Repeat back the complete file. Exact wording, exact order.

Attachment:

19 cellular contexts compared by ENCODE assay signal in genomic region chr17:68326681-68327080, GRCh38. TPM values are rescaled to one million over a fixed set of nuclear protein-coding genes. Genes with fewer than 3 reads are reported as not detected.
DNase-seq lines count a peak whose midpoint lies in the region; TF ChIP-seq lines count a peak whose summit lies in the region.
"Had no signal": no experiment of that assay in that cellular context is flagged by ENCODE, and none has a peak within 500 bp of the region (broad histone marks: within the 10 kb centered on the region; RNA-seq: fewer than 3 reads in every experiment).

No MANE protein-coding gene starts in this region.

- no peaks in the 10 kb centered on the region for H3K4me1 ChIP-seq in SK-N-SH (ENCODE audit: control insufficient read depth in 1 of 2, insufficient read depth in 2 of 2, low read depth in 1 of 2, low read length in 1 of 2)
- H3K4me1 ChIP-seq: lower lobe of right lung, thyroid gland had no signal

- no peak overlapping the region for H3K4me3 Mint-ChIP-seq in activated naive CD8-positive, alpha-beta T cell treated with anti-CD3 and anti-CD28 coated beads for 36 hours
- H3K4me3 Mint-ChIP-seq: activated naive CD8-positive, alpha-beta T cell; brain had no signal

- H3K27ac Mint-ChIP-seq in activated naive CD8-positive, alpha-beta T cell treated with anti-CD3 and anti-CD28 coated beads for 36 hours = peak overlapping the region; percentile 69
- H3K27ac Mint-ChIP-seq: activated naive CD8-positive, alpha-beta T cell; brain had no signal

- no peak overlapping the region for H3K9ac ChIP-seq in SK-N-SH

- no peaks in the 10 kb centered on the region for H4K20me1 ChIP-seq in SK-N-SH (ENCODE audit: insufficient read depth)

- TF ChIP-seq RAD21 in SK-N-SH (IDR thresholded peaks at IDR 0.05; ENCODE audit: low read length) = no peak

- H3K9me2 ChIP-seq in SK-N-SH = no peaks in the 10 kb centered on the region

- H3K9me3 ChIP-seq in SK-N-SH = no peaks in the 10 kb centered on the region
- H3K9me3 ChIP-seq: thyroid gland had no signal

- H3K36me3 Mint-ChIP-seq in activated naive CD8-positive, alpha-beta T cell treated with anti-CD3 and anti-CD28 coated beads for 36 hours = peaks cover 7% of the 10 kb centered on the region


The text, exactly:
19 cellular contexts compared by ENCODE assay signal in genomic region chr17:68326681-68327080, GRCh38. TPM values are rescaled to one million over a fixed set of nuclear protein-coding genes. Genes with fewer than 3 reads are reported as not detected.
DNase-seq lines count a peak whose midpoint lies in the region; TF ChIP-seq lines count a peak whose summit lies in the region.
"Had no signal": no experiment of that assay in that cellular context is flagged by ENCODE, and none has a peak within 500 bp of the region (broad histone marks: within the 10 kb centered on the region; RNA-seq: fewer than 3 reads in every experiment).

No MANE protein-coding gene starts in this region.

- no peaks in the 10 kb centered on the region for H3K4me1 ChIP-seq in SK-N-SH (ENCODE audit: control insufficient read depth in 1 of 2, insufficient read depth in 2 of 2, low read depth in 1 of 2, low read length in 1 of 2)
- H3K4me1 ChIP-seq: lower lobe of right lung, thyroid gland had no signal

- no peak overlapping the region for H3K4me3 Mint-ChIP-seq in activated naive CD8-positive, alpha-beta T cell treated with anti-CD3 and anti-CD28 coated beads for 36 hours
- H3K4me3 Mint-ChIP-seq: activated naive CD8-positive, alpha-beta T cell; brain had no signal

- H3K27ac Mint-ChIP-seq in activated naive CD8-positive, alpha-beta T cell treated with anti-CD3 and anti-CD28 coated beads for 36 hours = peak overlapping the region; percentile 69
- H3K27ac Mint-ChIP-seq: activated naive CD8-positive, alpha-beta T cell; brain had no signal

- no peak overlapping the region for H3K9ac ChIP-seq in SK-N-SH

- no peaks in the 10 kb centered on the region for H4K20me1 ChIP-seq in SK-N-SH (ENCODE audit: insufficient read depth)

- TF ChIP-seq RAD21 in SK-N-SH (IDR thresholded peaks at IDR 0.05; ENCODE audit: low read length) = no peak

- H3K9me2 ChIP-seq in SK-N-SH = no peaks in the 10 kb centered on the region

- H3K9me3 ChIP-seq in SK-N-SH = no peaks in the 10 kb centered on the region
- H3K9me3 ChIP-seq: thyroid gland had no signal

- H3K36me3 Mint-ChIP-seq in activated naive CD8-positive, alpha-beta T cell treated with anti-CD3 and anti-CD28 coated beads for 36 hours = peaks cover 7% of the 10 kb centered on the region